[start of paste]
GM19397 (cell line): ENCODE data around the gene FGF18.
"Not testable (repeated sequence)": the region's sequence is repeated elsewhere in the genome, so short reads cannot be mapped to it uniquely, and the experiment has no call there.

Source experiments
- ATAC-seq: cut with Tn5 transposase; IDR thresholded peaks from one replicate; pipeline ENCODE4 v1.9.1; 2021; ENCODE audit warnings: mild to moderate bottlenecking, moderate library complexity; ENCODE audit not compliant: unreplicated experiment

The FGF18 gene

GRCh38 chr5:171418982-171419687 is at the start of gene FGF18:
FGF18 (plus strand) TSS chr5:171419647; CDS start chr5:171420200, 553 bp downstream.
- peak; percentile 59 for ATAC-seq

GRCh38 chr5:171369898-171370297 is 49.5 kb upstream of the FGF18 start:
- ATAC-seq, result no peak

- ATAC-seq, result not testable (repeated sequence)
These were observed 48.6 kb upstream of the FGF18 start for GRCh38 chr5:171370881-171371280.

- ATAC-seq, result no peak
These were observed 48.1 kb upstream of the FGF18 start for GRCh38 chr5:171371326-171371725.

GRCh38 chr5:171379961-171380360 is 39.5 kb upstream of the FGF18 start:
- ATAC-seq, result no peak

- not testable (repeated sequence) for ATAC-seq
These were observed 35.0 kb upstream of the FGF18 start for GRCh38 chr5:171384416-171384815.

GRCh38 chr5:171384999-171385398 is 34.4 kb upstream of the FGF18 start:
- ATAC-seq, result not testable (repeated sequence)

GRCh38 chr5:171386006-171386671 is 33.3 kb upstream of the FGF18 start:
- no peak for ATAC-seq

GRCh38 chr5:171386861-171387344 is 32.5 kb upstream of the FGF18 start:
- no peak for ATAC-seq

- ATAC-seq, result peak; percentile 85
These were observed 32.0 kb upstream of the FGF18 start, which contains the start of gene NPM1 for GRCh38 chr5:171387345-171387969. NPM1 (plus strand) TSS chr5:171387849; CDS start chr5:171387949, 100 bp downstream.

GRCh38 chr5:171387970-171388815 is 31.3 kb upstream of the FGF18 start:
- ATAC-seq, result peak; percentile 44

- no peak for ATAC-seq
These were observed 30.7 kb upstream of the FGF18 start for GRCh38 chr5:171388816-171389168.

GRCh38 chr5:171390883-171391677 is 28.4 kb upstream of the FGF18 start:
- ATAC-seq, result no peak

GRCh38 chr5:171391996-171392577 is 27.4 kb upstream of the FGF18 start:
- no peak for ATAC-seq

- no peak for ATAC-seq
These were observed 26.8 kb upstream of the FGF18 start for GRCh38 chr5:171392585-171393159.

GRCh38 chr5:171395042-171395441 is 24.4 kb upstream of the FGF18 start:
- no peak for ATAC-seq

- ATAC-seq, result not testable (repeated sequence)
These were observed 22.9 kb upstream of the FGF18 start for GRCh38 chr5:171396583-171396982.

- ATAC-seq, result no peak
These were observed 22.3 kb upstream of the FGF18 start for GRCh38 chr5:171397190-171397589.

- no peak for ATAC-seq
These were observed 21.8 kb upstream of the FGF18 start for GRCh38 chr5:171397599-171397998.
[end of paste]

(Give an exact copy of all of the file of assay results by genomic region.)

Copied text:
GM19397 (cell line): ENCODE data around the gene FGF18.
"Not testable (repeated sequence)": the region's sequence is repeated elsewhere in the genome, so short reads cannot be mapped to it uniquely, and the experiment has no call there.

Source experiments
- ATAC-seq: cut with Tn5 transposase; IDR thresholded peaks from one replicate; pipeline ENCODE4 v1.9.1; 2021; ENCODE audit warnings: mild to moderate bottlenecking, moderate library complexity; ENCODE audit not compliant: unreplicated experiment

The FGF18 gene

GRCh38 chr5:171418982-171419687 is at the start of gene FGF18:
FGF18 (plus strand) TSS chr5:171419647; CDS start chr5:171420200, 553 bp downstream.
- peak; percentile 59 for ATAC-seq

GRCh38 chr5:171369898-171370297 is 49.5 kb upstream of the FGF18 start:
- ATAC-seq, result no peak

- ATAC-seq, result not testable (repeated sequence)
These were observed 48.6 kb upstream of the FGF18 start for GRCh38 chr5:171370881-171371280.

- ATAC-seq, result no peak
These were observed 48.1 kb upstream of the FGF18 start for GRCh38 chr5:171371326-171371725.

GRCh38 chr5:171379961-171380360 is 39.5 kb upstream of the FGF18 start:
- ATAC-seq, result no peak

- not testable (repeated sequence) for ATAC-seq
These were observed 35.0 kb upstream of the FGF18 start for GRCh38 chr5:171384416-171384815.

GRCh38 chr5:171384999-171385398 is 34.4 kb upstream of the FGF18 start:
- ATAC-seq, result not testable (repeated sequence)

GRCh38 chr5:171386006-171386671 is 33.3 kb upstream of the FGF18 start:
- no peak for ATAC-seq

GRCh38 chr5:171386861-171387344 is 32.5 kb upstream of the FGF18 start:
- no peak for ATAC-seq

- ATAC-seq, result peak; percentile 85
These were observed 32.0 kb upstream of the FGF18 start, which contains the start of gene NPM1 for GRCh38 chr5:171387345-171387969. NPM1 (plus strand) TSS chr5:171387849; CDS start chr5:171387949, 100 bp downstream.

GRCh38 chr5:171387970-171388815 is 31.3 kb upstream of the FGF18 start:
- ATAC-seq, result peak; percentile 44

- no peak for ATAC-seq
These were observed 30.7 kb upstream of the FGF18 start for GRCh38 chr5:171388816-171389168.

GRCh38 chr5:171390883-171391677 is 28.4 kb upstream of the FGF18 start:
- ATAC-seq, result no peak

GRCh38 chr5:171391996-171392577 is 27.4 kb upstream of the FGF18 start:
- no peak for ATAC-seq

- no peak for ATAC-seq
These were observed 26.8 kb upstream of the FGF18 start for GRCh38 chr5:171392585-171393159.

GRCh38 chr5:171395042-171395441 is 24.4 kb upstream of the FGF18 start:
- no peak for ATAC-seq

- ATAC-seq, result not testable (repeated sequence)
These were observed 22.9 kb upstream of the FGF18 start for GRCh38 chr5:171396583-171396982.

- ATAC-seq, result no peak
These were observed 22.3 kb upstream of the FGF18 start for GRCh38 chr5:171397190-171397589.

- no peak for ATAC-seq
These were observed 21.8 kb upstream of the FGF18 start for GRCh38 chr5:171397599-171397998.